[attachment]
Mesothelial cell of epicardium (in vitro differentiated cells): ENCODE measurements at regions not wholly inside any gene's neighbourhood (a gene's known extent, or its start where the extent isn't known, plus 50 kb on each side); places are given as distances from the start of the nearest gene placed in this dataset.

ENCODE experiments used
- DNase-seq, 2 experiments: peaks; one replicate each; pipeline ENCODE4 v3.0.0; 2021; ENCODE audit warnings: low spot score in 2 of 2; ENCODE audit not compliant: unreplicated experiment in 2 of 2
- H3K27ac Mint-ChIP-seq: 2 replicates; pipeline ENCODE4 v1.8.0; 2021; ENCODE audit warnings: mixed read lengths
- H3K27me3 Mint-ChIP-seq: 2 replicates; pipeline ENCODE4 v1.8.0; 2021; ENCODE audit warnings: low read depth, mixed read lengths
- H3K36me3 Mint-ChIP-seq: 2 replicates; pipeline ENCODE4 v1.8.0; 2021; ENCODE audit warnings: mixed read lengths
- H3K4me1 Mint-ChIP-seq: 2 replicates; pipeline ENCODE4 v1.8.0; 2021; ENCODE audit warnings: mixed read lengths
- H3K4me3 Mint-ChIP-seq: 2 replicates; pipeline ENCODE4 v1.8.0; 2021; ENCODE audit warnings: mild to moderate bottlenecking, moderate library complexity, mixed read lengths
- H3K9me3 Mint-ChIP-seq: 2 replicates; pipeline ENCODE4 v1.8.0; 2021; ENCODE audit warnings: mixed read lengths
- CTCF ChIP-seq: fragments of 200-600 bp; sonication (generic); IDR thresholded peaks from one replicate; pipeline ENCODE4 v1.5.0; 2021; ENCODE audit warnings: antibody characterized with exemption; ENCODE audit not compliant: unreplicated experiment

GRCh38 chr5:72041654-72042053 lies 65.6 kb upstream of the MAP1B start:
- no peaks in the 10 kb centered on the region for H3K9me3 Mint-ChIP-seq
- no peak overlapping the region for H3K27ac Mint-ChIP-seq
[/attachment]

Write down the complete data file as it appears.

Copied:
Mesothelial cell of epicardium (in vitro differentiated cells): ENCODE measurements at regions not wholly inside any gene's neighbourhood (a gene's known extent, or its start where the extent isn't known, plus 50 kb on each side); places are given as distances from the start of the nearest gene placed in this dataset.

ENCODE experiments used
- DNase-seq, 2 experiments: peaks; one replicate each; pipeline ENCODE4 v3.0.0; 2021; ENCODE audit warnings: low spot score in 2 of 2; ENCODE audit not compliant: unreplicated experiment in 2 of 2
- H3K27ac Mint-ChIP-seq: 2 replicates; pipeline ENCODE4 v1.8.0; 2021; ENCODE audit warnings: mixed read lengths
- H3K27me3 Mint-ChIP-seq: 2 replicates; pipeline ENCODE4 v1.8.0; 2021; ENCODE audit warnings: low read depth, mixed read lengths
- H3K36me3 Mint-ChIP-seq: 2 replicates; pipeline ENCODE4 v1.8.0; 2021; ENCODE audit warnings: mixed read lengths
- H3K4me1 Mint-ChIP-seq: 2 replicates; pipeline ENCODE4 v1.8.0; 2021; ENCODE audit warnings: mixed read lengths
- H3K4me3 Mint-ChIP-seq: 2 replicates; pipeline ENCODE4 v1.8.0; 2021; ENCODE audit warnings: mild to moderate bottlenecking, moderate library complexity, mixed read lengths
- H3K9me3 Mint-ChIP-seq: 2 replicates; pipeline ENCODE4 v1.8.0; 2021; ENCODE audit warnings: mixed read lengths
- CTCF ChIP-seq: fragments of 200-600 bp; sonication (generic); IDR thresholded peaks from one replicate; pipeline ENCODE4 v1.5.0; 2021; ENCODE audit warnings: antibody characterized with exemption; ENCODE audit not compliant: unreplicated experiment

GRCh38 chr5:72041654-72042053 lies 65.6 kb upstream of the MAP1B start:
- no peaks in the 10 kb centered on the region for H3K9me3 Mint-ChIP-seq
- no peak overlapping the region for H3K27ac Mint-ChIP-seq